Almost 90 per cent of children in foster care in Manitoba are Aboriginal, the highest rate in Canada.) Tina was last seen on Aug. “I want to go home to Sagkeeng, where I’m loved,” she told her.The friend says Tina was approached by a man who asked her to perform a sex act. Within days, Winnipeg police would announce another missing Aboriginal girl last seen in the North End. Since Tina’s death, Thelma has refused to leave her tidy home on Louis Riel Drive.“Oh Goddd how long are aboriginal people going to use what happened as a crutch to suck more money out of Canadians?
“They have contributed NOTHING to the development of Canada. Get to work, tear the treaties and shut the FK up already. ” Another day in Winnipeg, another hateful screed against the city’s growing indigenous population.
This one from a teacher (now on unpaid leave) at Kelvin High School, long considered among the city’s progressive schools—alma mater to just about every Winipegger of note, from Marshall Mc Luhan to Izzy Asper, Fred Penner and Neil Young.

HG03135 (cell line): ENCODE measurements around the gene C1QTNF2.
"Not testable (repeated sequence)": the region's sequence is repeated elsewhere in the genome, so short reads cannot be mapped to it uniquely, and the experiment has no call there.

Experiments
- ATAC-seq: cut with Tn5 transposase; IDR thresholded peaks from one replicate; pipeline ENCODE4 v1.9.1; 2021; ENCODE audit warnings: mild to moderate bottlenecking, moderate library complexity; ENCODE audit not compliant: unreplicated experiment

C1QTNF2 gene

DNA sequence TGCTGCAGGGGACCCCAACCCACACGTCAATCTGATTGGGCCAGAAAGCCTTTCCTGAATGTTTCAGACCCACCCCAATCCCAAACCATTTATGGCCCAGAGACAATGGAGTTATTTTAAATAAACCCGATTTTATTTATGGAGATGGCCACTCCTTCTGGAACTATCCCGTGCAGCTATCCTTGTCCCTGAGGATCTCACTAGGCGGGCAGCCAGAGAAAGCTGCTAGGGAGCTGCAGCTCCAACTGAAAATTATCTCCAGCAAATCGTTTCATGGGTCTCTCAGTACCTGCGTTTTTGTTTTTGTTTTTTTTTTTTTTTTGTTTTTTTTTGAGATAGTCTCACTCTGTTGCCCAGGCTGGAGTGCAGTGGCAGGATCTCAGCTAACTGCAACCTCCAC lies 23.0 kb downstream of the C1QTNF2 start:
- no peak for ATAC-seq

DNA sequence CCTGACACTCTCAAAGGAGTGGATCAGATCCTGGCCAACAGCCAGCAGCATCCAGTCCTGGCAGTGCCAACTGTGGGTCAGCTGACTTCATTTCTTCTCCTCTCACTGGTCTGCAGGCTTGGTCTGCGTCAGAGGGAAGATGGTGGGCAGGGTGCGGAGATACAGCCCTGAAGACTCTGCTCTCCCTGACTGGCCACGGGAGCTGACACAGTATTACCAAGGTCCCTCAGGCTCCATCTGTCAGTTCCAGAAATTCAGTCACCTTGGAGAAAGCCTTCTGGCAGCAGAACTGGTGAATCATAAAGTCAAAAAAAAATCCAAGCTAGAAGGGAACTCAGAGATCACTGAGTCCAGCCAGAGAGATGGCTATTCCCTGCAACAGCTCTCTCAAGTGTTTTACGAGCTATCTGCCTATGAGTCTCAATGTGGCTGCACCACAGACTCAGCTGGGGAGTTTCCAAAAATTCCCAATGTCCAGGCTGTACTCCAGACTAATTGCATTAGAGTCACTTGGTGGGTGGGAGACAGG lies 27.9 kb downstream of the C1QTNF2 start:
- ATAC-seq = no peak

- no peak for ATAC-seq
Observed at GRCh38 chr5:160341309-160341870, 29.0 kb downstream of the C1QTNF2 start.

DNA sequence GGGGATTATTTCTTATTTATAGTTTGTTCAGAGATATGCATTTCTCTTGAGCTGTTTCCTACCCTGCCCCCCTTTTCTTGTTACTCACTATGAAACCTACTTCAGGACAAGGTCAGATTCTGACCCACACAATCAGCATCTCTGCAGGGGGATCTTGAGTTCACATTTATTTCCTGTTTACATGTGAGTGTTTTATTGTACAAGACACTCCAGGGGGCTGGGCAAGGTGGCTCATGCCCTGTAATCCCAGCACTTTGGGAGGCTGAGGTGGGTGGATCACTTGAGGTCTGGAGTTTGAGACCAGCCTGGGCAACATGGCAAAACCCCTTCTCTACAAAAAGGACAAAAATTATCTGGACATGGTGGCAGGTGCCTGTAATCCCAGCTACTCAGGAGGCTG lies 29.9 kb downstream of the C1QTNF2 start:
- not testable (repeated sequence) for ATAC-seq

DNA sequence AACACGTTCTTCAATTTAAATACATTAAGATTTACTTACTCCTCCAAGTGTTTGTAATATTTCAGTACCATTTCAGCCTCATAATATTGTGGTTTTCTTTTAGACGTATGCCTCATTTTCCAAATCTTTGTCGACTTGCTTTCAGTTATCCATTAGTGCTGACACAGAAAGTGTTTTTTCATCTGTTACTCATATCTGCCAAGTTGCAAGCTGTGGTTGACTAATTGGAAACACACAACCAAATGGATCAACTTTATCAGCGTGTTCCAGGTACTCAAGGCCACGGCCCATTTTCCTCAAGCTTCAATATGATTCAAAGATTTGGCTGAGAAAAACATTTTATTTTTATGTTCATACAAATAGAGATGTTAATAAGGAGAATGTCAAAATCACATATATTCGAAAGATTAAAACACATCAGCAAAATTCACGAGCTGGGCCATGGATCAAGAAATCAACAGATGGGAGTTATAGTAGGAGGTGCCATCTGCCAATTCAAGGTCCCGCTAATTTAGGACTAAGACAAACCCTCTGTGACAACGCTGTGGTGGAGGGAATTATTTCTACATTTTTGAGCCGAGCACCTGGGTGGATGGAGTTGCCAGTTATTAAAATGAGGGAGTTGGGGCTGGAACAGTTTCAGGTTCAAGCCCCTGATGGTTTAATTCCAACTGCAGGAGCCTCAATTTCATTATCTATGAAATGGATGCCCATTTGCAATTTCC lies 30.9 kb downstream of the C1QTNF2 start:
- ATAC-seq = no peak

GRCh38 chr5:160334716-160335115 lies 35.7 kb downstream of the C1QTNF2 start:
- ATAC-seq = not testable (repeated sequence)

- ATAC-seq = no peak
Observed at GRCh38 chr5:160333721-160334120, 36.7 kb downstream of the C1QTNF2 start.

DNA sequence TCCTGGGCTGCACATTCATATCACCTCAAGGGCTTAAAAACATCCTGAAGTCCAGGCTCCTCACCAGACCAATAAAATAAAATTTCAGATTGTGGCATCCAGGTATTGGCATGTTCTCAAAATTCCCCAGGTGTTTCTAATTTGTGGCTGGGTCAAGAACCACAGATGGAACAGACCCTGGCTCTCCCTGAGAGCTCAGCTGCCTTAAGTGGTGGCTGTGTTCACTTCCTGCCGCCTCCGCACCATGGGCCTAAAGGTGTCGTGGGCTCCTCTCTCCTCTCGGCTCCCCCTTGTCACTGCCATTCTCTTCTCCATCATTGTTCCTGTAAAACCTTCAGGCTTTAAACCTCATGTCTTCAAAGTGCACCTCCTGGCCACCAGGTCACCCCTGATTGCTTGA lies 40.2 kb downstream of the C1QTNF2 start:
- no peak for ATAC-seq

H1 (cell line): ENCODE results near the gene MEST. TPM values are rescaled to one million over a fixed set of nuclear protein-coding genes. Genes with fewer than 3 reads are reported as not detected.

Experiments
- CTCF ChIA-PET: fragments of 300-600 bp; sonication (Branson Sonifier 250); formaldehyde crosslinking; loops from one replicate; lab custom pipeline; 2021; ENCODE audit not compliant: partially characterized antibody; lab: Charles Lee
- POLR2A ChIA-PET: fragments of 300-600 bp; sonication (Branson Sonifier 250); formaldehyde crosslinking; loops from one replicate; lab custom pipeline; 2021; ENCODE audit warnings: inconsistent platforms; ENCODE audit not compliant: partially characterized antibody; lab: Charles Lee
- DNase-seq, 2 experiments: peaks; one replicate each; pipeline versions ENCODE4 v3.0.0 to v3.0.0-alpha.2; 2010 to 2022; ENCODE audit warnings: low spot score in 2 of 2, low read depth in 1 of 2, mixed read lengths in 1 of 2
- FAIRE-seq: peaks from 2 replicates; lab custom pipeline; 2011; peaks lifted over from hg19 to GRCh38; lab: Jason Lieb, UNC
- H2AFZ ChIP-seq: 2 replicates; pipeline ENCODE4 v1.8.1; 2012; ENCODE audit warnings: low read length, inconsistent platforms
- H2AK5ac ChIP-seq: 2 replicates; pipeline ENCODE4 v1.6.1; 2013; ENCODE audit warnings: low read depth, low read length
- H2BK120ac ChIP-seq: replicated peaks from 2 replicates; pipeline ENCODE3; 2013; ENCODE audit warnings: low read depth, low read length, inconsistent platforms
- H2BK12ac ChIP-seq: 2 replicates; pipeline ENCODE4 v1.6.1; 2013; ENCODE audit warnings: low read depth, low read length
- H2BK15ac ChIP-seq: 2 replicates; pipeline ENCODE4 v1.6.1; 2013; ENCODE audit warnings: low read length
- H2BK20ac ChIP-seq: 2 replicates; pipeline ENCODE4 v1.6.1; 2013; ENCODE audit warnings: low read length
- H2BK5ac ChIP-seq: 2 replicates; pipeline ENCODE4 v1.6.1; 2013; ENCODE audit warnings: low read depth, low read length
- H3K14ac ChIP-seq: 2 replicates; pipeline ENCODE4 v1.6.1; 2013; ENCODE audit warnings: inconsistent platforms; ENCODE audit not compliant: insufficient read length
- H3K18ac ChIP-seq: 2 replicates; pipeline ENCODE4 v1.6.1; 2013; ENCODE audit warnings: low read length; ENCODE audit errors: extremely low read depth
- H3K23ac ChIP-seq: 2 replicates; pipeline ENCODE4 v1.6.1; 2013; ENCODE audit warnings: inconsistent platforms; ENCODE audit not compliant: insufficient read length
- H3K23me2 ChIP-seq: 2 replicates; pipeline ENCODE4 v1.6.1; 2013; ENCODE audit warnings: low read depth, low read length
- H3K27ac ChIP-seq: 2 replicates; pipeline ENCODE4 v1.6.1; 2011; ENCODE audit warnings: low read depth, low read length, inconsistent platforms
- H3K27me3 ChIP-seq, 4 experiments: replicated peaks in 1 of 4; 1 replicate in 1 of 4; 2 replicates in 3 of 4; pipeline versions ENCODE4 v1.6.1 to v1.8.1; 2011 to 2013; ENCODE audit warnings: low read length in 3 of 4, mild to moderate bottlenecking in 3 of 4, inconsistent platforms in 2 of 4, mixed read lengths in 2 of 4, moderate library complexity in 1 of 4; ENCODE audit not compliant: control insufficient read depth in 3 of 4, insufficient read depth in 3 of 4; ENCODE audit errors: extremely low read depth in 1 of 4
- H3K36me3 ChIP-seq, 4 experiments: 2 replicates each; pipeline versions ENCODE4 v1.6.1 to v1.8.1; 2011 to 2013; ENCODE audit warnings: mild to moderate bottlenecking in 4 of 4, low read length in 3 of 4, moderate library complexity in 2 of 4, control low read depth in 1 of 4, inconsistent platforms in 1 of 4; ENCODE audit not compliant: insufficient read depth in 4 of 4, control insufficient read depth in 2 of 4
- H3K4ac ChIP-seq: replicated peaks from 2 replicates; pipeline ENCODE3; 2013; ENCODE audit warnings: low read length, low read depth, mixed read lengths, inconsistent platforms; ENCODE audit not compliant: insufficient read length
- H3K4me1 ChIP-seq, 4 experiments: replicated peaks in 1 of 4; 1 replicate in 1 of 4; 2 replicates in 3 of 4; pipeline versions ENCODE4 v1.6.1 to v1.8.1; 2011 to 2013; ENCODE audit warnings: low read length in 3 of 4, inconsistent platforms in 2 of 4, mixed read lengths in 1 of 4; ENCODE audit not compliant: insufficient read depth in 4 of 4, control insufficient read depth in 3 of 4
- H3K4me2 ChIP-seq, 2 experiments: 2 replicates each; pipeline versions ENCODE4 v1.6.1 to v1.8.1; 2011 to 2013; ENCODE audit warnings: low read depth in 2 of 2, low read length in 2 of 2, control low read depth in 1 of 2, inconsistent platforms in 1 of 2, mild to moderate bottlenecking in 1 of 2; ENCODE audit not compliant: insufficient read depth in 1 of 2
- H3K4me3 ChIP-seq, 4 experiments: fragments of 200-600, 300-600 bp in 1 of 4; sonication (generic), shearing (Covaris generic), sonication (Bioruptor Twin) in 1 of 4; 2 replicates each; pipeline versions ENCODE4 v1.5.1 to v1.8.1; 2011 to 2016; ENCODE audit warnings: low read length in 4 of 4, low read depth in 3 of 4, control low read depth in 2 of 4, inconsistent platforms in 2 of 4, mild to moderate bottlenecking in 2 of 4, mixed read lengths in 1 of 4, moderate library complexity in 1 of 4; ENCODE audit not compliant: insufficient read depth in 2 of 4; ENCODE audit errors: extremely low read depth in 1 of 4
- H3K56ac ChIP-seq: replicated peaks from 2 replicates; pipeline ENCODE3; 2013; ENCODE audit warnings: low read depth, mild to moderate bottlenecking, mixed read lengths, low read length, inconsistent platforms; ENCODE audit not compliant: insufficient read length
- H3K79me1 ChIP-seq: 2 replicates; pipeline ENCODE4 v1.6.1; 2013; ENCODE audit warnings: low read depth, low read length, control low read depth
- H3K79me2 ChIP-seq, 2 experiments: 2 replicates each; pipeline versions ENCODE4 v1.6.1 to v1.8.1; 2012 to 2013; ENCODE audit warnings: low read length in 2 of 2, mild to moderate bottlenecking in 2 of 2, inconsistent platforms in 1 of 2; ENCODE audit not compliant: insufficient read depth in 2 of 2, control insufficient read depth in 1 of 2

Meaningful change will not come easily, but all this holds the promise, however faint, of a more hopeful future for the city.
Related: Audio: Reporter Nancy Macdonald talks about reporting on her hometown Winnipeg leaders vow to face racism head-on Paul Wells: Winnipeg rises to a challenge Thelma, who never misses the suppertime news, tried to strike fear into the hearts of her nieces, Tina and Sarah Fontaine.
The Manitoba capital is deeply divided along ethnic lines.
It manifestly does not provide equal opportunity for Aboriginals.
Eight days later she was pulled from the river, identified by a tattoo on her back bearing the name of her father, Eugene. “Every time I leave the house I feel like I’m having a panic attack.” She can’t forgive herself for letting Tina go to Winnipeg.
On a recent frigid weekday afternoon, a 14-year-old Aboriginal girl, coming off a high after huffing gas, told none of her girlfriends have changed their behaviour in the wake of Tina’s murder, laughing at the suggestion. “It’s like somebody ripped your heart out of your chest.
She’d show them TV programs on murdered and missing indigenous women, clip newspaper articles. 17, the girl’s remains were pulled from the Red River’s murky waters near the Alexander Docks in downtown Winnipeg.
“It’s not safe out there for Aboriginals girls,” she’d caution. The murder of the 15-year-old was only the most recent, horrifying example of the violence faced by Winnipeg’s indigenous community—a world apart from white Winnipeg.
And it is quickly becoming known for the subhuman treatment of its First Nations citizens, who suffer daily indignities and appalling violence.